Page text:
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The Daily Wildcat

The Daily Wildcat


“New athletic director critical in fundraising, grad rates”

John Wall of Kentucky. Evan Turner of Ohio State. Kyle Singler of Duke.

Some of the most exciting names in March’s Madness await the biggest stage in college athletics this weekend.

Then you’ve got Greg Byrne of Arizona.

The 38-year-old Byrne would be considered a freshman among his league of athletic directors.

Arizona Athletics’ newly-hired CEO officially receives a formal introduction this morning in Tucson after agreeing to a five-year deal worth at least $1.9 million before incentives.

A lot to invest in a freshman, no?

“”He’s young. I think it’s no exaggeration to say he’s one of the rising stars in athletics across the nation,”” said UA President Robert Shelton.

Byrne replaces a guy old enough to be his father — 16-year Arizona veteran Jim Livengood, 64, best known for balancing UA’s budget in the nation’s most difficult financial climate.

Livengood poured the foundation to revitalize UA’s facilities — new football stadium renovations slated to become on par with the rest of the Nike-driven Pacific 10 Conference. 

He knows Nike.

Now comes Byrne, who spent time at Oregon and Oregon State — twice proving immunity through in-state rivalries.

Byrne graduated as a Sun Devil in 1994, so education wasn’t Shelton’s biggest emphasis in the search process.

Such are the statements The Freshman must endure as the Wildcat Nation commander.

“”There are not many opportunities that would tempt me to leave Mississippi State,”” Byrne said. “”But when Arizona called I owed it to my family to listen. Arizona is one of the truly elite programs. They have great traditions, great support from their fans and a deeply-rooted commitment to helping student-athletes succeed.””

So now it comes down to paying the bills. Maintaining the near-$50 million budget and fundraising, fundraising, fundraising are priority number one for Byrne, just as they are in every other athletic department.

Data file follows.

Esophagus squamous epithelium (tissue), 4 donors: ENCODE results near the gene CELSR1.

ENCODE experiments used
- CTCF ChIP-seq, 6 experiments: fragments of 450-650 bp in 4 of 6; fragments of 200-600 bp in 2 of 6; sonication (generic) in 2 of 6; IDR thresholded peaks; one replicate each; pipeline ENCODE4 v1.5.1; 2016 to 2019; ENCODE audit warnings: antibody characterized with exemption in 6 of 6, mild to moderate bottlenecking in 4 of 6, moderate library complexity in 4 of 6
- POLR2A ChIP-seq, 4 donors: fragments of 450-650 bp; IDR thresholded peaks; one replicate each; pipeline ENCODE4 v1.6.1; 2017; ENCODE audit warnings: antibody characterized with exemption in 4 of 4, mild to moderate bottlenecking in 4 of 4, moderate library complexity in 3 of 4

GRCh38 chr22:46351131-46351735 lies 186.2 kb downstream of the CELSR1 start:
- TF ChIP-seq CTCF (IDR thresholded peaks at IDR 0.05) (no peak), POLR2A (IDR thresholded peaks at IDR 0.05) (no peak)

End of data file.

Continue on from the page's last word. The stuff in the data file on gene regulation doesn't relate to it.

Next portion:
UA football could someday evolve into a complimenting cash cow standing side-by-side with Arizona’s historic hoops program, ranked in the top 10 of Forbes Magazine’s most lucrative basketball schools. 

The Freshman has already raised more than $120 million in gifts during his career, named a full-time athletic director just three years ago at Mississippi State.

Not so freshman after all.

Priority number two becomes graduation rates: UA athletics records an embarrassing Pac-10 worst year after year.

The NCAA allows each athlete six years to earn a degree, giving prognosticators the most recent data from 2002, an era UA officials claim to have already been overhauled by revitalized academic efforts.

In an interview earlier this semester, then-interim UA athletic director Kathleen “”Rocky”” LaRose said she’s sick of using that excuse and knows this year’s numbers will shed away UA’s bad rap.

Just for fun: Arizona’s 54-percent student-athlete graduation rate was lower than Mississippi State’s 66 percent.

“”He has done a great job both on the athletic side and on the academic side,”” Shelton said. “”He is someone that I think fits in with the model of a student athlete, the way indeed that all of our coaches and our athletic staff celebrate both the academic and athletic side of what it means to be a student athlete here at the University of Arizona.””

Without coaching vacancies or unplanned facilities, it’s just cash and grades to make the desert Byrne.

— Bryan Roy is an interdisciplinary studies junior. He can be reached


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